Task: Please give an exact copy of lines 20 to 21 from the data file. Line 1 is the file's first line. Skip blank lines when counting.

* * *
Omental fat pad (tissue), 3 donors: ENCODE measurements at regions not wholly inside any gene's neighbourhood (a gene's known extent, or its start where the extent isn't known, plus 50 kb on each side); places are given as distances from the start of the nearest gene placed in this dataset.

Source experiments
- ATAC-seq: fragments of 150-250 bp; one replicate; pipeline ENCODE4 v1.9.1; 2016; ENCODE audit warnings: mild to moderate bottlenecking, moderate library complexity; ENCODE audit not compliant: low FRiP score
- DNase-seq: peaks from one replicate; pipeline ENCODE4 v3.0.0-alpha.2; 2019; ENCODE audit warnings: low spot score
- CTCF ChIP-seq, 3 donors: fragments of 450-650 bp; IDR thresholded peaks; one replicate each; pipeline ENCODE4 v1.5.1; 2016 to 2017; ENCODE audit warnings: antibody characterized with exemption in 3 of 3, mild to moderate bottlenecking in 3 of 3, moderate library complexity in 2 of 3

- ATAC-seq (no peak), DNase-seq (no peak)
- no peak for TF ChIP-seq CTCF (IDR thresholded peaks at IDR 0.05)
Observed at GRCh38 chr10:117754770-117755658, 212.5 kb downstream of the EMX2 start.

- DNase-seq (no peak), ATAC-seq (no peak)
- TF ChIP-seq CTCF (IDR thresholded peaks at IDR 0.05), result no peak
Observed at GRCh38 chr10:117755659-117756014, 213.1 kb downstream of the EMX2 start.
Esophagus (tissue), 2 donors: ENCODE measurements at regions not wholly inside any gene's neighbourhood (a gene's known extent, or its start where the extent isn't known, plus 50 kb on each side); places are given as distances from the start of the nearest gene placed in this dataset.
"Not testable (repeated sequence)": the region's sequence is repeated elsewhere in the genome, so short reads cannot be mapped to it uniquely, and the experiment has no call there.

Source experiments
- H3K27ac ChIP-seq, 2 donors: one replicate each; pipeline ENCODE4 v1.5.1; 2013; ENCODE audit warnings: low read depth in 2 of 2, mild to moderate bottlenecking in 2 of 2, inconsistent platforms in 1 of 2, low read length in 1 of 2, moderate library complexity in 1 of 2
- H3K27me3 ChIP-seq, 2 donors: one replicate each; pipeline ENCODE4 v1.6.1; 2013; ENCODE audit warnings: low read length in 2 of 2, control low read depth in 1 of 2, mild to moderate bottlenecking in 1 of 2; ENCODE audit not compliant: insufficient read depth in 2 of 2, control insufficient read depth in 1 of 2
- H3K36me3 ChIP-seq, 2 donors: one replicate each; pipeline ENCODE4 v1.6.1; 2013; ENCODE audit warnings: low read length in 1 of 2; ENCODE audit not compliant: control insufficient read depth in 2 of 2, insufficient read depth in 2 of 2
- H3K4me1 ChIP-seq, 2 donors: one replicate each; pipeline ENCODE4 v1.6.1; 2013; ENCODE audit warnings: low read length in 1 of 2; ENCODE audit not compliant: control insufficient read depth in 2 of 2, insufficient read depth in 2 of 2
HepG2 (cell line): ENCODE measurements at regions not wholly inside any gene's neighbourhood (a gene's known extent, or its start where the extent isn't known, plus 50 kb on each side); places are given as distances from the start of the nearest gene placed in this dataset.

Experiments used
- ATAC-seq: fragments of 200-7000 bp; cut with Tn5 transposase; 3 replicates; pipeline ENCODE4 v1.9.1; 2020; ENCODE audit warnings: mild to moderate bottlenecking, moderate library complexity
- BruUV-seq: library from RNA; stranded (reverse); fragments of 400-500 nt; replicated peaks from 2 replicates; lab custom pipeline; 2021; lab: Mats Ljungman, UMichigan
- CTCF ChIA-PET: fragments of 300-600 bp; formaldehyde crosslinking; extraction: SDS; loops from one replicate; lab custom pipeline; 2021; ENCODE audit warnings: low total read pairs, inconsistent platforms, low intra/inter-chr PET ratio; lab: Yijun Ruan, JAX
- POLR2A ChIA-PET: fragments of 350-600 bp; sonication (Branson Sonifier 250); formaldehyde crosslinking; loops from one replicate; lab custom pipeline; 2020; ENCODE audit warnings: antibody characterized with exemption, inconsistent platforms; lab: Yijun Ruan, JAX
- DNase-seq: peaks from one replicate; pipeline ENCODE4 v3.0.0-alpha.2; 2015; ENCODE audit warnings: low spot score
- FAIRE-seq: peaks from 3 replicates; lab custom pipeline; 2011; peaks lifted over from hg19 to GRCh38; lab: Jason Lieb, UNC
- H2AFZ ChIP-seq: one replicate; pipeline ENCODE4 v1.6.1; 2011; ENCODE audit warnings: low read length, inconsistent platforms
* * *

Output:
Experiments used
- ATAC-seq: fragments of 200-7000 bp; cut with Tn5 transposase; 3 replicates; pipeline ENCODE4 v1.9.1; 2020; ENCODE audit warnings: mild to moderate bottlenecking, moderate library complexity